What is the next thing? Well, for one thing we’re recording as a four piece. We only did one song like that for Teens of Denial. It’s an approach that blends what we did with Teens of Denial, which was a very straightforward studio approach where we record the songs as a whole and then mix them and then it’s done. And combining that with how I’d been recording before then which was more piecemeal --you know, putting things together on the computer. I've got the best of both worlds. We’re very tight as a band and can lay down these great basic tracks for the songs. And then I have a lot of material to mess with on my own and build something on top of that.
Are you listening to your bandmates ideas, or is it a my-way-or-the-highway situation? Well, right now I’ve still got a backlog of me-directed stuff that we’re working through. But at the same time there are definitely ideas being generated by the band, which I would like to work with.
You studied religion in college. Yeah, I minored in it.
You mention God and heaven quite a bit on Teens of Denial. Do you subscribe to any sort of religious or spiritual construct, whether it’s Christianity or Buddhism? I don’t subscribe to any particular religion, but it’s always something that’s interested me, although it’s hard to put a finger on how that applied to my life. In college, it was an academic interest, but anything that you study is hopefully going to be interesting to you in more ways than an academic one. For me, it’s learning how mankind deals with its problems. I think that any religion at its core has fairly good rules to follow about life, and I don’t feel a need to subscribe to one over the other as much as just trying to internalize as much of it as possible.
One of my favorite lines from Teens of Denial is on “Cosmic Hero”: “I will go to heaven / You won’t go to heaven/ I will go to heaven /I won’t see you there.” It’s judgmental in a very funny way. The whole album is an example of improperly internalized religious thought. I think it’s important to note that the ideas expressed on the album represent a thought process. There are impulsive moments of judgment that aren’t necessarily the conclusions that I would want to draw [from that thought process].
In addition to recording your own stuff you’re producing and mixing for other bands. I listened to an interview where you expressed admiration for the Elephant 6 collective. Are you trying to create a similar ad-hoc community of musicians? At this point it would be a little naïve of me to be trying imitate the Elephant 6 model. These are artists I wish success for and hope I can provide a starting point for. Most recently I mixing for a band called Gold Connections. They got signed to Fat Possum this year and will be putting this thing out early next year. I knew the band’s lead guy Will Marsh I knew in college, and I actually played drums in Gold Connections for one semester. We recorded the songs he had at the time, but he didn’t end up putting them out. So I spent most of October remixing them. I did a better job because I had better equipment and more of a legit studio setup. I wasn’t just using headphones. I had nice speakers to work off of.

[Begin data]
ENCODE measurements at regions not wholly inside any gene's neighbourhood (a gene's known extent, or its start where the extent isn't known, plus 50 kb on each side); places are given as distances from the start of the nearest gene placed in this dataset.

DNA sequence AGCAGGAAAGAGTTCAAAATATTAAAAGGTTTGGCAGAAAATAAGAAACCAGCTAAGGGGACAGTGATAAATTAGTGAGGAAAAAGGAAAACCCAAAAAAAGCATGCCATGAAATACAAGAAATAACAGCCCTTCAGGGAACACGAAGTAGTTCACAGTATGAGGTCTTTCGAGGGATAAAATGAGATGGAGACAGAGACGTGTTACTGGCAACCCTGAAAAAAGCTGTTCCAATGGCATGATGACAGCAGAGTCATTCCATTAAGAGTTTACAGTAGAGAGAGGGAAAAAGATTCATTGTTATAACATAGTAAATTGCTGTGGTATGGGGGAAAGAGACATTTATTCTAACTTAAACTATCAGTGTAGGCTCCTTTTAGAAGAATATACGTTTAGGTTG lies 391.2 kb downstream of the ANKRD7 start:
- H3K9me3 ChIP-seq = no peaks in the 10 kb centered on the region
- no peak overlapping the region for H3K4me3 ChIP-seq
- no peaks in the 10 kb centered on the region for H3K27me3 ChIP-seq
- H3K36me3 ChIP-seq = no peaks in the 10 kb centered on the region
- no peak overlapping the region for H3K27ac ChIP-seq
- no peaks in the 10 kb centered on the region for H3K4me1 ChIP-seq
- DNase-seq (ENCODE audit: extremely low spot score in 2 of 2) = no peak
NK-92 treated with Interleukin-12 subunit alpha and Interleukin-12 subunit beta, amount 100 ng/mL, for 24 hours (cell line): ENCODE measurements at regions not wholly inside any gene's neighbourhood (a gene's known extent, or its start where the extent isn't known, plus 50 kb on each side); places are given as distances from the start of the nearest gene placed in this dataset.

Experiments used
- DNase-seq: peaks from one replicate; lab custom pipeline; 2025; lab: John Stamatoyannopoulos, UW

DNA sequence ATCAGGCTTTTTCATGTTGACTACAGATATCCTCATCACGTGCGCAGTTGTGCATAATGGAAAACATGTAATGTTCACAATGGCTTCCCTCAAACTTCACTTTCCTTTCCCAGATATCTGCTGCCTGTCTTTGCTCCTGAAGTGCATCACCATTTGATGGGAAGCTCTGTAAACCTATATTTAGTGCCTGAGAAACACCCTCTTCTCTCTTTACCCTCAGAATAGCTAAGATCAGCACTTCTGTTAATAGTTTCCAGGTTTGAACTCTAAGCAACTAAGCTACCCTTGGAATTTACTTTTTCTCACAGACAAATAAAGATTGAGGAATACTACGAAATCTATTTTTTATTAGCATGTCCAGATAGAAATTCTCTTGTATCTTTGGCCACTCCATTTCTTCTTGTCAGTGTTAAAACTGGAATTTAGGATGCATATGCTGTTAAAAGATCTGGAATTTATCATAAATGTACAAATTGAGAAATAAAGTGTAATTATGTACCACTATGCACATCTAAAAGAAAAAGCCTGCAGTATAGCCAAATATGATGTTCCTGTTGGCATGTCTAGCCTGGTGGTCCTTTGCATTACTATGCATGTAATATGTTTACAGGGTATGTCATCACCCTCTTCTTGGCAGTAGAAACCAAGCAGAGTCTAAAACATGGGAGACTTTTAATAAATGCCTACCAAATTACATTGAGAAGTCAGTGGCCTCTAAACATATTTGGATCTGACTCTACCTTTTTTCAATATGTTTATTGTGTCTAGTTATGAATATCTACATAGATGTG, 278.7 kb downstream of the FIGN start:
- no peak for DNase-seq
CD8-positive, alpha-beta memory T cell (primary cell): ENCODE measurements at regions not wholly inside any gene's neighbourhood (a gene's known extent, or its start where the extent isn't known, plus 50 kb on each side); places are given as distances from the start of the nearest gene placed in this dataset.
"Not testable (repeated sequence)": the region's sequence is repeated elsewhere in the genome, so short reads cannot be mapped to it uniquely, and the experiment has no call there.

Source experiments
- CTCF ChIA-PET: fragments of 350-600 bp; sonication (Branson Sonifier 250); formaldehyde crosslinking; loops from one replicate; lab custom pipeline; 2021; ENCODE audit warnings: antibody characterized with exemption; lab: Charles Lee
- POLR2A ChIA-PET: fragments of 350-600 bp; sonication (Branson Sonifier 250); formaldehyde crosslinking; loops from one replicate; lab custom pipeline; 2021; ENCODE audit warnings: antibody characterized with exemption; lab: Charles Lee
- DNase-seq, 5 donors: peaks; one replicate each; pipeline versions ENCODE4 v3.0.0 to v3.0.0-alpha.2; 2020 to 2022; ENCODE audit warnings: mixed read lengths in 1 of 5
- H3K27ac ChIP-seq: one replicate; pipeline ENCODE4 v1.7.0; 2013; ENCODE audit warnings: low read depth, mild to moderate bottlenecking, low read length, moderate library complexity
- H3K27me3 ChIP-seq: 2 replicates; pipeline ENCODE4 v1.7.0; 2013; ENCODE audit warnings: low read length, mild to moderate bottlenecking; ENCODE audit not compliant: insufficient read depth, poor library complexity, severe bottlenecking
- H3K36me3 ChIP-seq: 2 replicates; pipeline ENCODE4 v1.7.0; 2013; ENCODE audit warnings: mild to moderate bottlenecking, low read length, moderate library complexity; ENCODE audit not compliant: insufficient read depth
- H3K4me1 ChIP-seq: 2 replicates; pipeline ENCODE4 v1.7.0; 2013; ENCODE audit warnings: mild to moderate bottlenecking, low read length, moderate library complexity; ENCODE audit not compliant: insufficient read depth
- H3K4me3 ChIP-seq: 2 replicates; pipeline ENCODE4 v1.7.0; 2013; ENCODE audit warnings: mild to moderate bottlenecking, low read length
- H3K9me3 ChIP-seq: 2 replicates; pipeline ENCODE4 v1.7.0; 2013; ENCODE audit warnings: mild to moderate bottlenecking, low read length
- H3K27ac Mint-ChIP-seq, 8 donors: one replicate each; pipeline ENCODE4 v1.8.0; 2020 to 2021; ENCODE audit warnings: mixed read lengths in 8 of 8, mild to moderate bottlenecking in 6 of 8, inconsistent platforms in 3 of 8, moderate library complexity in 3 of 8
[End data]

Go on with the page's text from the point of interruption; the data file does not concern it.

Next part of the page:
What type of producer are you? I sort of have a heavy hand in the making of the song. The ideal relationship is kind of the artist has the piece and they sort of don’t know what the whole structure of it is going to be because if I can hear it then I can sort of get cool ideas for what a larger structure for it would be. So I’ve done a lot of work with Whiting Brothers and with Naked Days which is my friend Degnan [Smith] from Virginia.
Would I be correct in thinking that your lyric-writing usually starts with something you’re thinking or feeling about yourself? Teens of Denial is an album that does do that a lot, but that’s not necessarily my favorite way of creating. I think it’s more a case of I’ll see or react to something that’s not necessarily a part of me right away. Or maybe I see a reflection of myself in something and then it grows into something that I can work on. I was never really interested in solely political or social music where the singer is condemning or supporting stuff, and there’s nothing personal to it. But lately I have been interested in the idea of sort of blending the two models where it’s coming from someone personally and it’s also speaking to specific social things. That’s one thing that Kanye is really good at. He addresses current events all the time in his songs –but you never forget who’s singing about them.
I listened to a podcast in which you talked about meeting Adam Driver. Are a lot of celebrities and other musicians reaching out to you? No that’s still a rarity, but I did meet Oscar Isaac at Bowery Ballroom. He popped into the green room. We also got an email from someone who said he was Danger Mouse but it was hard to tell if it was really Danger Mouse. So I just said, I’ll put you on the guest list if you let us know when you’re going to be near a show, and then I never heard anything back. So it might not have been Danger Mouse.